Kennedy Hilton Outhouse

Kennedy Hilton – Retro Style Hand Coloring

The Kennedy Hilton Outhouse was a classic single seater outhouse. The outhouse was located on the grounds of the Kennedy Hilton Estate along the banks of Lake Chapman in northern Indiana. The reality of the situation was that of a very small cabin with a huge shared front lawn. The lake was a stone’s throw from the front porch. I managed to snag this image in the spring of 1987. How I did that is another story. The hand coloring is what we are here to talk about now.

The decision to hand color a black and white photograph is not one I take lightly. Each image is selected based upon the final outcome. The process to hand color can be very labor intensive. This image was no exception. The first task when hand coloring is to select a color scheme. The colors don’t need to match the original scene. This is what I like to refer to as the “artistic license”. Selecting the colors is not an easy process. The colors you see in the image were pushed, pulled, tweaked and otherwise fine-tuned to get the final color. Applying the initial colors to a black and white photograph will always end up with a result that is very fake looking. The real artistry comes with refining the color to get that classic retro look. The description that follows is simply a brief overview and is in no way intended to be a tutorial.

Once the colors are selected, the real work begins. Each major element that is colored requires some type of mask. There are various ways to create a mask. In this case I used a channel in Photoshop as a mask for each element that was hand colored. The channel allowed me to see the area to be masked. The mask starts out as a solid black fill. I worked backwards by cutting the mask away from the area to be colored. I did this by using a combination of the airbrush tool and the Bezier (pronounced Bez ee a) curve. The term Bezier curve roughly translates from French as “pen that draws crazy curves”. The origins and use of the Bezier curve are beyond the scope of this article. Using the Bezier curve allows placing various points along any shape. The approach is much like connecting the dots. The points of the curve are closed allowing the shape to be filled with a solid color to create the mask. More on that in a minute.

This is the preview of the mask. The areas in red are protected.

This image shows the mask I used for the leaves. The mask is the red portion. Every element that shows as red is masked out and isolated from the green color I used for the leaves. Here is the process to get the masked area colored.

  • A new channel is created in Photoshop. That takes a few clicks of the mouse.
  • The mask is created in the new channel by hand using the Bezier curve tool. This is the most time consuming part of the process. The mask starts as a black channel and is filled with a white. The white portion on the completed mask is actually transparent and will allow elements under the white portion to be colored. Easier to see then explain.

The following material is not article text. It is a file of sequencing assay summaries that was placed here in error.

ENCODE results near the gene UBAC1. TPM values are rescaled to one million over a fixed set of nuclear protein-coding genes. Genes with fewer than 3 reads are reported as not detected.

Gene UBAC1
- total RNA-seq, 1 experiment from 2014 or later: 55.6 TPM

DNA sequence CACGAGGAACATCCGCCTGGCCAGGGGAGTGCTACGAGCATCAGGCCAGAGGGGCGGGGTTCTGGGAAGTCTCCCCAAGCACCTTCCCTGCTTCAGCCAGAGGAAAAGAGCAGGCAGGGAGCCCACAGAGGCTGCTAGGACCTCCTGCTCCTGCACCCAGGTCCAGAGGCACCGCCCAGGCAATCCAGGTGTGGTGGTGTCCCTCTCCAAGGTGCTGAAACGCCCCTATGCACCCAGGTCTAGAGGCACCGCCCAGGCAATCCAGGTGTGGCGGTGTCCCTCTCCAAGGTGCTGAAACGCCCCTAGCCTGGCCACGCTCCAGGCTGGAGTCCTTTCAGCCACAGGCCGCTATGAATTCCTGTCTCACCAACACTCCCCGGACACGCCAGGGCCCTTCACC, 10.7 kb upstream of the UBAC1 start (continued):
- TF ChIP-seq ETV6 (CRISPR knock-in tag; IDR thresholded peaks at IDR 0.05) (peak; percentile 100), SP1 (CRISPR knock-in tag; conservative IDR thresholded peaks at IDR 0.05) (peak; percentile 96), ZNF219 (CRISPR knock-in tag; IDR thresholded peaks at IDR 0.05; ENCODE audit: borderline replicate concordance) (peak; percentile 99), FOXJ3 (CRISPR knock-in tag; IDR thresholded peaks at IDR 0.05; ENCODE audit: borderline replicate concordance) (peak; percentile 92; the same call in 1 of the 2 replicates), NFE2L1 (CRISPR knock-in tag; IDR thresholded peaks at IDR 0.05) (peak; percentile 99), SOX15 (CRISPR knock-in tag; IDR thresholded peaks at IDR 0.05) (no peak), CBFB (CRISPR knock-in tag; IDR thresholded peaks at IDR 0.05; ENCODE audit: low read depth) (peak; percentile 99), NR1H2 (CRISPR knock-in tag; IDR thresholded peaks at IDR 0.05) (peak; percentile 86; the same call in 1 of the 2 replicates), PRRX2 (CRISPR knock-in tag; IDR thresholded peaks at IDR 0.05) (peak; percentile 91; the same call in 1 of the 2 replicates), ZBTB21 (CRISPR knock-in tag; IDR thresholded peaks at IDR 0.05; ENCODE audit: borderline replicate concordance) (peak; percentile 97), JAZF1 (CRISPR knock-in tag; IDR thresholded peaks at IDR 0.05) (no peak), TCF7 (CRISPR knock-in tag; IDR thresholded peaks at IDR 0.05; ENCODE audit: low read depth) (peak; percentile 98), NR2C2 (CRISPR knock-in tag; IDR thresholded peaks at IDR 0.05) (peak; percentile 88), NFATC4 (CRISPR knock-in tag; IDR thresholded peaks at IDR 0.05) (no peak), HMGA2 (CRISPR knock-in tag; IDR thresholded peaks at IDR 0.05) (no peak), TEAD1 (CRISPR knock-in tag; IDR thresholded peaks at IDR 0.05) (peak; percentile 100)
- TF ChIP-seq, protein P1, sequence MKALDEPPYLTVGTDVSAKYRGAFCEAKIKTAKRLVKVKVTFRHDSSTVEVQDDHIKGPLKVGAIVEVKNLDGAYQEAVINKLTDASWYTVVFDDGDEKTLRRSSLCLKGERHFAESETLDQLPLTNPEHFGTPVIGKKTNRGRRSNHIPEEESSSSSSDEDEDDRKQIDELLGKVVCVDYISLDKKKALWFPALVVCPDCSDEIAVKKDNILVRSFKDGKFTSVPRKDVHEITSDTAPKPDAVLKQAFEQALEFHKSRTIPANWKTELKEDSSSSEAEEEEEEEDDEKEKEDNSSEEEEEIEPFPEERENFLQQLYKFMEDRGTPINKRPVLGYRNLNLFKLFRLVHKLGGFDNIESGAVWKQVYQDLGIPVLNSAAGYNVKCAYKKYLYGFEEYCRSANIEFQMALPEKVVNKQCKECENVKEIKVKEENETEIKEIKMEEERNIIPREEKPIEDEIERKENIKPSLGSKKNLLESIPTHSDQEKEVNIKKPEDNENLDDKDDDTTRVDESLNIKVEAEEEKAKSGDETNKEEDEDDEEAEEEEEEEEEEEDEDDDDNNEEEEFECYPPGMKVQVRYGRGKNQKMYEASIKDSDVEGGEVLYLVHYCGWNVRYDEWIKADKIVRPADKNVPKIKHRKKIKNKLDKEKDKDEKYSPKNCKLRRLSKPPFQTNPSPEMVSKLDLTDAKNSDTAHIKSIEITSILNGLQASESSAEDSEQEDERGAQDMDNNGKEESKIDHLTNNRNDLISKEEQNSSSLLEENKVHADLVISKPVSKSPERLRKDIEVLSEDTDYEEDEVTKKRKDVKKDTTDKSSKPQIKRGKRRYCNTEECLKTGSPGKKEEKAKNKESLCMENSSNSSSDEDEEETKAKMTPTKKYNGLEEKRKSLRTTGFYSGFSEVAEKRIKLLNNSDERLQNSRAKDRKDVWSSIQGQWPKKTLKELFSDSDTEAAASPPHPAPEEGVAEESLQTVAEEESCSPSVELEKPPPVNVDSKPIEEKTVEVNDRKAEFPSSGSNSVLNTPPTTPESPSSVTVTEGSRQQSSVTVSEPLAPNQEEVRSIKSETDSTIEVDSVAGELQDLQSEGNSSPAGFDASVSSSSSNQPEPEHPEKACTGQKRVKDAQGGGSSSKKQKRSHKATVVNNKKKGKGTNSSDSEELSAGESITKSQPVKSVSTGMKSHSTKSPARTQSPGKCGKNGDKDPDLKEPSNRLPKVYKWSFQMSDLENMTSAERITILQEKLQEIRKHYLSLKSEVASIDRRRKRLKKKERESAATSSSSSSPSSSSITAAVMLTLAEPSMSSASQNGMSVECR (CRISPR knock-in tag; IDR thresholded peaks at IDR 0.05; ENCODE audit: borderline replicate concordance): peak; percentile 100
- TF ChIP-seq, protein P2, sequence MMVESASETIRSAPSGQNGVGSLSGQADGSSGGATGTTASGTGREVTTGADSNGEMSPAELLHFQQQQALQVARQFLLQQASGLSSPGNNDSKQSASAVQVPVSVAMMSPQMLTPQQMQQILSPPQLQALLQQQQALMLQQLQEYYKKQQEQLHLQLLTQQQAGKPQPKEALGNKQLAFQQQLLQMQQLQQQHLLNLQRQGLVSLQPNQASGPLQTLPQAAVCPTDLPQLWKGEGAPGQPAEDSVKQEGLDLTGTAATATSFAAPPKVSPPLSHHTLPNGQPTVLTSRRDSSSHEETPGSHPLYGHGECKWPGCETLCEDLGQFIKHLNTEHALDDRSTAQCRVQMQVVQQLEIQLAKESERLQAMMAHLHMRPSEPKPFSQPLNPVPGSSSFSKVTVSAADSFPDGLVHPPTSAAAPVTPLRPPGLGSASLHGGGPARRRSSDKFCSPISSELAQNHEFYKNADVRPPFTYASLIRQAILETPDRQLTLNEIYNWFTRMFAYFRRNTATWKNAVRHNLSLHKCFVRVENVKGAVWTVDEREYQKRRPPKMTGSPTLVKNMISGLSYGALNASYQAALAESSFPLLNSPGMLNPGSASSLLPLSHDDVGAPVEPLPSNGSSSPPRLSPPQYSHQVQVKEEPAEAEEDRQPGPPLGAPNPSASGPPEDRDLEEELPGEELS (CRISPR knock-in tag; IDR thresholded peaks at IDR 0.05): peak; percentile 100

• The completed mask is loaded as a selection in Photoshop. A selection is simply the area that is to be affected. This is another few clicks of the mouse to load the selection.
  • The color is then selected in the Photoshop color pallet. I typically select the colors prior to starting any masking work.
  • The masked area is then filled with the desired color. Typically the fill color is a weaker percentage of the selected color. Filling the mask with the color is another few clicks of the mouse.
  • The color is now adjusted for hue, saturation, brightness and contrast. This is by far the most critical portion of the process. The best mask is worthless when a poor color selection is applied.
This is how the mask looks in edit view.


This is the detailed view of the mask.

The masking technique worked for about 80% of this image. The real business end turned out to be the Photoshop airbrush. The first step is to load the airbrush with the desired color and opacity. This is where the coloring can get to be very tricky. The color must be applied to each portion of the image without stopping. This is not like applying a few coats of house paint. Only one pass with the airbrush will work. A second pass can and will often change the color where the first and second pass of color meet. I have given up on trying to figure out the specifics of why, how and when this happens. Over time the ability to keep the airbrush moving does get easier. I can also fade the percentage of color if I use one pass. Trust me when I say that the entire process of using the airbrush gets very complicated. There were areas on the outhouse that needed a very fine brush. These areas were done without a mask so the brush was at times on the anorexic side. The negative was scanned at 5,000 pixels per inch. I was using a brush as thin as 9 pixels. Think of how small that really is on a 5k ppi image. That's 1/18th of one percent. Forget the needle in the haystack comparison. More like the human hair in the hay stack. Mind boggling that technology will allow such precision.


Over a period of 36 hours I worked to apply refine and tweak the colors and tint's used. The door alone took me around 8 hours to keep the subtle details from being washed away. You won't catch me straining my arm from patting myself on the back, yet I am very pleased with the outcome. I find myself even liking the hand colored version more than the black and white (gasp).... Perhaps there will be more images to color in time. I am also pondering a video that shows a time lapsed slice of how this is done. Comments are always welcome.